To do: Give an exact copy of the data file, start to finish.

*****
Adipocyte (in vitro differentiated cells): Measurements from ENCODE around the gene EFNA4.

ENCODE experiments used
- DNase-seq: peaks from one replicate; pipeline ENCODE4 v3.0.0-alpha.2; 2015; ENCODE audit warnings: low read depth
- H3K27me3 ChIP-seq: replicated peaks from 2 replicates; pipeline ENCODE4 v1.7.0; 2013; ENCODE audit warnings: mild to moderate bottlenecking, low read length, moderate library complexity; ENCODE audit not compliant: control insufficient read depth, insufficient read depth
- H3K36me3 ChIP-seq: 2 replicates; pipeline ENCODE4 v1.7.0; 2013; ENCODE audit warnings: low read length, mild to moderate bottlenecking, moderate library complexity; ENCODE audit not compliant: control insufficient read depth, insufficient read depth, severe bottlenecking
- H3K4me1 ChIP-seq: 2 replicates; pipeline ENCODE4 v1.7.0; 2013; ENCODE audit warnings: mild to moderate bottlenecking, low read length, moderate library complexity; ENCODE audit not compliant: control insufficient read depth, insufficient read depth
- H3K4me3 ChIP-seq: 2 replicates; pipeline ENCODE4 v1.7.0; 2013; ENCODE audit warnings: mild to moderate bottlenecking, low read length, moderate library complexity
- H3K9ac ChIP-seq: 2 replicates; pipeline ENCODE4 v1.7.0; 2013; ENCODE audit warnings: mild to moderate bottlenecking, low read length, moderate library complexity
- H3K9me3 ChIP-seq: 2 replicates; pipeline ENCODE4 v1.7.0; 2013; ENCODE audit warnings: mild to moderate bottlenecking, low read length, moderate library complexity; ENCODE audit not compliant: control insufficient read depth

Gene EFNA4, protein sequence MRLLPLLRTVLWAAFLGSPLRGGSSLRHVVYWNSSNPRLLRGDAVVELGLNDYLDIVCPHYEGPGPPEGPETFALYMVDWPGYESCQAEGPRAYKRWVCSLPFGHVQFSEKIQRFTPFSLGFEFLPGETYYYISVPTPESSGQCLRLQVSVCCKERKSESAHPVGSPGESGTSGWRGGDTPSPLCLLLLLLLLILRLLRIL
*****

Adipocyte (in vitro differentiated cells): Measurements from ENCODE around the gene EFNA4.

ENCODE experiments used
- DNase-seq: peaks from one replicate; pipeline ENCODE4 v3.0.0-alpha.2; 2015; ENCODE audit warnings: low read depth
- H3K27me3 ChIP-seq: replicated peaks from 2 replicates; pipeline ENCODE4 v1.7.0; 2013; ENCODE audit warnings: mild to moderate bottlenecking, low read length, moderate library complexity; ENCODE audit not compliant: control insufficient read depth, insufficient read depth
- H3K36me3 ChIP-seq: 2 replicates; pipeline ENCODE4 v1.7.0; 2013; ENCODE audit warnings: low read length, mild to moderate bottlenecking, moderate library complexity; ENCODE audit not compliant: control insufficient read depth, insufficient read depth, severe bottlenecking
- H3K4me1 ChIP-seq: 2 replicates; pipeline ENCODE4 v1.7.0; 2013; ENCODE audit warnings: mild to moderate bottlenecking, low read length, moderate library complexity; ENCODE audit not compliant: control insufficient read depth, insufficient read depth
- H3K4me3 ChIP-seq: 2 replicates; pipeline ENCODE4 v1.7.0; 2013; ENCODE audit warnings: mild to moderate bottlenecking, low read length, moderate library complexity
- H3K9ac ChIP-seq: 2 replicates; pipeline ENCODE4 v1.7.0; 2013; ENCODE audit warnings: mild to moderate bottlenecking, low read length, moderate library complexity
- H3K9me3 ChIP-seq: 2 replicates; pipeline ENCODE4 v1.7.0; 2013; ENCODE audit warnings: mild to moderate bottlenecking, low read length, moderate library complexity; ENCODE audit not compliant: control insufficient read depth

Gene EFNA4, protein sequence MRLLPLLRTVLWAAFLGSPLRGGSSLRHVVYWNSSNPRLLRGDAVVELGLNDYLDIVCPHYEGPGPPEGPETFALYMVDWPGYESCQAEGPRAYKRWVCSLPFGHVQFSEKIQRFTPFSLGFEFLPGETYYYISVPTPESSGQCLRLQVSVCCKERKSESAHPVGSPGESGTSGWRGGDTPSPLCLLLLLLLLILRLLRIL